The North Minneapolis-Southwest LRT Connection

The Southwest Corridor will dramatically improve the transit connection between North Minneapolis and the southwest suburbs. Today, if a Northside resident wants to travel to Hopkins, a one transfer bus ride is available during rush hour every 20 minutes, and it takes 46 minutes to get there from the corner of North 7th Street & Olson Memorial Highway. During off-peak hours, that same trip takes three buses and about an hour. Travel to Minnetonka and Eden Prairie is even less convenient. Light rail transit (LRT) will shorten the trip to Hopkins to 23 minutes, with 10 minute frequencies and much more availability during many more hours of the day. That opens up all sorts of employment opportunities for Northside residents.

The recent calls for a good transit connection between North Minneapolis and the Southwest Corridor LRT have revealed a misunderstanding of what transit service exists today and how best to make that connection.

Advocates have demanded bus service to the proposed Penn Avenue and Van White Boulevard Stations, while ignoring the real connecting point, Royalston Station. The purpose of this post is to:

  1. Explain why the Royalston connection offers the best service at the lowest cost.
  2. Explain why creating new bus service to the Penn and Van White Stations won’t save travel time and won’t be economically viable.
  3. Suggest how the Royalston connection location could be improved.

Bus Service to Royalston Station

Most of North Minneapolis is served by three major bus routes:

  • Route 5 on Emerson and Fremont Avenues
  • Route 19 on Penn Avenue
  • Route 22 on Lyndale Avenue

Routes 5, 19, and 22 funnel through the intersection of North 7th Street & Olson Memorial Highway, just north of downtown. They pass near the Southwest Corridor’s planned Royalston Station, located on Royalston Avenue a block south of Olson Memorial Highway.

All three North Minneapolis bus routes run seven days a week. Routes 5 and 19 run 24 hours a day, and Route 22 runs from 4:30 AM to 1:30 AM. Here are the service frequencies, in minutes:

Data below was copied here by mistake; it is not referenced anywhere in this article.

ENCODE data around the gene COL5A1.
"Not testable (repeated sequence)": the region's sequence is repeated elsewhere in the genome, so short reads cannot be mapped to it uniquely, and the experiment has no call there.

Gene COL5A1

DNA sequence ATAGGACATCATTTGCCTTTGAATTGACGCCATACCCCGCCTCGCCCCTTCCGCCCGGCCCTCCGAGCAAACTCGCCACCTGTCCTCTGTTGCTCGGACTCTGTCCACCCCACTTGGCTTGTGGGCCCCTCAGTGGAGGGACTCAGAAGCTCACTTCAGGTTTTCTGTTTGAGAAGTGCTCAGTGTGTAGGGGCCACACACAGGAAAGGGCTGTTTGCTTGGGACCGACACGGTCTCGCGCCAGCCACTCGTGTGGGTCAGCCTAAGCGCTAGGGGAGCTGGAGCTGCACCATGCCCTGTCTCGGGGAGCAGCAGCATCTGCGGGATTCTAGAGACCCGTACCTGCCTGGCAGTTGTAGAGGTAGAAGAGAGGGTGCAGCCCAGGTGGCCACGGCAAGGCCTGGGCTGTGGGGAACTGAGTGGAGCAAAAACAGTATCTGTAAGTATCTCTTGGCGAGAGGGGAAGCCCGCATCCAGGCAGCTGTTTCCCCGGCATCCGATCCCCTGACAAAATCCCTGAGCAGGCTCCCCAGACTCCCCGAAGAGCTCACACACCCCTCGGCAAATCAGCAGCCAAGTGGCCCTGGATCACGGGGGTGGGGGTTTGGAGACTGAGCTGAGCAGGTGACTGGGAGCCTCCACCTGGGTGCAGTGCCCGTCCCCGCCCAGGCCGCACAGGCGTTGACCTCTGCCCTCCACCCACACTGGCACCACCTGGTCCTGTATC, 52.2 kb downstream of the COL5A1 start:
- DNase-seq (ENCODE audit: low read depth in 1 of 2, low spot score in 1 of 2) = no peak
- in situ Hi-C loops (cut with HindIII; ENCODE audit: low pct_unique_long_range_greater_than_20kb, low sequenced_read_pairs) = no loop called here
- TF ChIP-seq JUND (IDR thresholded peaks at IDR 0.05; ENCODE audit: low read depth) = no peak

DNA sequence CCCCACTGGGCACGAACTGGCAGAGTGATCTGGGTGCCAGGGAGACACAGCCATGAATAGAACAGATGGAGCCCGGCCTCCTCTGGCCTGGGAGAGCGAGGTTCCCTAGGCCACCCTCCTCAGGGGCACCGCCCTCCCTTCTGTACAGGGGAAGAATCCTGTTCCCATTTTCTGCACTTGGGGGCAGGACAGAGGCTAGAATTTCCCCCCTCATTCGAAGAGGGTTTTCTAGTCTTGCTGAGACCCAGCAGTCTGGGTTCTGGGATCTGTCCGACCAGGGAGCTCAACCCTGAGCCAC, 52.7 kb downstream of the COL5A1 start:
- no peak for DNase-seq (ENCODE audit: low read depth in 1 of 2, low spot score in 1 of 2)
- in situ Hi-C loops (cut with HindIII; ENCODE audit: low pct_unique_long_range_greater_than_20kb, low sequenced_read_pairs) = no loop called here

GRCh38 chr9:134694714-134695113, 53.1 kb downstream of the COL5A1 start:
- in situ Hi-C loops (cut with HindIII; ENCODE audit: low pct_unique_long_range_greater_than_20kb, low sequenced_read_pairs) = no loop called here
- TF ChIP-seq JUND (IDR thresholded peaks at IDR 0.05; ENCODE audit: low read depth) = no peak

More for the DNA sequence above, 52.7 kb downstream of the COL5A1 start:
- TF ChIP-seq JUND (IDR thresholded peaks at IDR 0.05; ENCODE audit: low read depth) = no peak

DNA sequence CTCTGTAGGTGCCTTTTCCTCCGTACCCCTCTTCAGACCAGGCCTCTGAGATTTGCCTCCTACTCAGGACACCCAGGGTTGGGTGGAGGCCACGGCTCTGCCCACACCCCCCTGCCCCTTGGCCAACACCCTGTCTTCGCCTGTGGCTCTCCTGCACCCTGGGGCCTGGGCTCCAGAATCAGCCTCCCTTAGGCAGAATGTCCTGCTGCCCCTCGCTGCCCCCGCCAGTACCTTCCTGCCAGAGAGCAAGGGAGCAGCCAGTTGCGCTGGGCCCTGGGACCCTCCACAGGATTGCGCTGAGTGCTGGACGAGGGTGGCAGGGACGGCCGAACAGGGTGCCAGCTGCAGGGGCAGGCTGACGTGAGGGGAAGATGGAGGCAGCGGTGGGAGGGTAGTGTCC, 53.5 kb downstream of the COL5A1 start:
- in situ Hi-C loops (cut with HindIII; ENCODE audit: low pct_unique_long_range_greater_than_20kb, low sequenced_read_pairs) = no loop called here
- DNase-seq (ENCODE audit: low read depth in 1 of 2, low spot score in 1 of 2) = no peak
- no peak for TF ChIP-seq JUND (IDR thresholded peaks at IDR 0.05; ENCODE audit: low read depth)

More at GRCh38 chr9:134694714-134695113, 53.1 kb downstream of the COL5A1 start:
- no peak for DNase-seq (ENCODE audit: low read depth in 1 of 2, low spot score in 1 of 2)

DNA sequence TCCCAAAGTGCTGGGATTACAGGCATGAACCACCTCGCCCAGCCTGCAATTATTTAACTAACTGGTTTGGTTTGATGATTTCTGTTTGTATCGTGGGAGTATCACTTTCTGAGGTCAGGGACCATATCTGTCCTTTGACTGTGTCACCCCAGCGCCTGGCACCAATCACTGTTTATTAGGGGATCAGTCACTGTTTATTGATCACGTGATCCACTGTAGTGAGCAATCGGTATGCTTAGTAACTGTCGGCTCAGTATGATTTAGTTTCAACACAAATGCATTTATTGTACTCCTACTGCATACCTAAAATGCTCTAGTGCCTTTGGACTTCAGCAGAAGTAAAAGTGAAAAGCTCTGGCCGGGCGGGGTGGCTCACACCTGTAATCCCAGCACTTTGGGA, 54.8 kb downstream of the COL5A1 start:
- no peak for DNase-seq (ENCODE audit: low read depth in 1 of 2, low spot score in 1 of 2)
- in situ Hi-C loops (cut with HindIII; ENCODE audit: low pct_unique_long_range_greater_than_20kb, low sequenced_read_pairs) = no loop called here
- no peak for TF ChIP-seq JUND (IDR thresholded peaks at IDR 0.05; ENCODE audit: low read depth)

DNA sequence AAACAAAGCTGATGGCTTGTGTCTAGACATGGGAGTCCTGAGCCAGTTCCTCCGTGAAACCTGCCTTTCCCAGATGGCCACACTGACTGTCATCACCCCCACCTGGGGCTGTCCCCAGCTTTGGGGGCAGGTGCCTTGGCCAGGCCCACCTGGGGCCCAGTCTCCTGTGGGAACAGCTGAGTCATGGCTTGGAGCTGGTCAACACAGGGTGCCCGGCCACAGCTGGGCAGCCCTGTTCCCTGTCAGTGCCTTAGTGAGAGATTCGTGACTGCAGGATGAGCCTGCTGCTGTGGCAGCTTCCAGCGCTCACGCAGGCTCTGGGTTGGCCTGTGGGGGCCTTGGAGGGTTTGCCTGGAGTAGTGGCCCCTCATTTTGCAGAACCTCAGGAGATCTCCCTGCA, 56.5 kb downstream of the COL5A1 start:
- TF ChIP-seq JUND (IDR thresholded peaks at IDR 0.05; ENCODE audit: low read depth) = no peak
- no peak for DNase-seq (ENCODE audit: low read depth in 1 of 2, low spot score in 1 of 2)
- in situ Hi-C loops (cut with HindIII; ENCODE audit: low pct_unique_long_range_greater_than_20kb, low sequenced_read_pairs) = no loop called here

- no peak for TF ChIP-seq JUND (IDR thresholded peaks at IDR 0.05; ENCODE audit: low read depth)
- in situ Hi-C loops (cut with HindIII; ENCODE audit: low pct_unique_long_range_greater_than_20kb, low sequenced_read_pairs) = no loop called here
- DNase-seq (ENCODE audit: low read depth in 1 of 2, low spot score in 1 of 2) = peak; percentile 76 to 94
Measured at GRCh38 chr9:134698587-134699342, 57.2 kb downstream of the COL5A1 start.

M-F PeakM-F MiddayM-F NightSaturdaySunday
Route 55-107.510-151010-15
Route 198-151015-201520-30
Route 2211-152020-302030

This service package, one of the best in the metro area, has an annual value of about $20 million dollars. Using it to connect to the Southwest Corridor at Royalston will cost nothing because it’s already in place.

What buses would serve Penn Avenue or Van White?

The vague concept of running buses to the Penn and Van White stations requires some specifics to be judged as either a good or bad idea. Which neighborhoods would they serve?

Let’s start with the only bus that runs anywhere near the two stations, half a mile away. It’s Route 9 Glenwood Avenue-Bryn Mawr. Metro Transit policy is not to divert a bus route unless the diversion will serve a substantial percentage of the passengers. There’s really no chance that transfers to Southwest will amount to even 10 percent of Route 9’s passengers, so that diversion won’t happen. However, Route 9 also runs within two blocks of the Royalston Station. That’s a diversion that could be justified.

Any buses running through North Minneapolis would use Penn Avenue and/or Fremont Avenue, since they are the major north-south arterial streets. It would seem logical that a Penn Avenue route would serve the Penn station and a Fremont Avenue route would serve the Van White station. Both routes would probably extend at least as far north as 44th Avenue.

Penn Avenue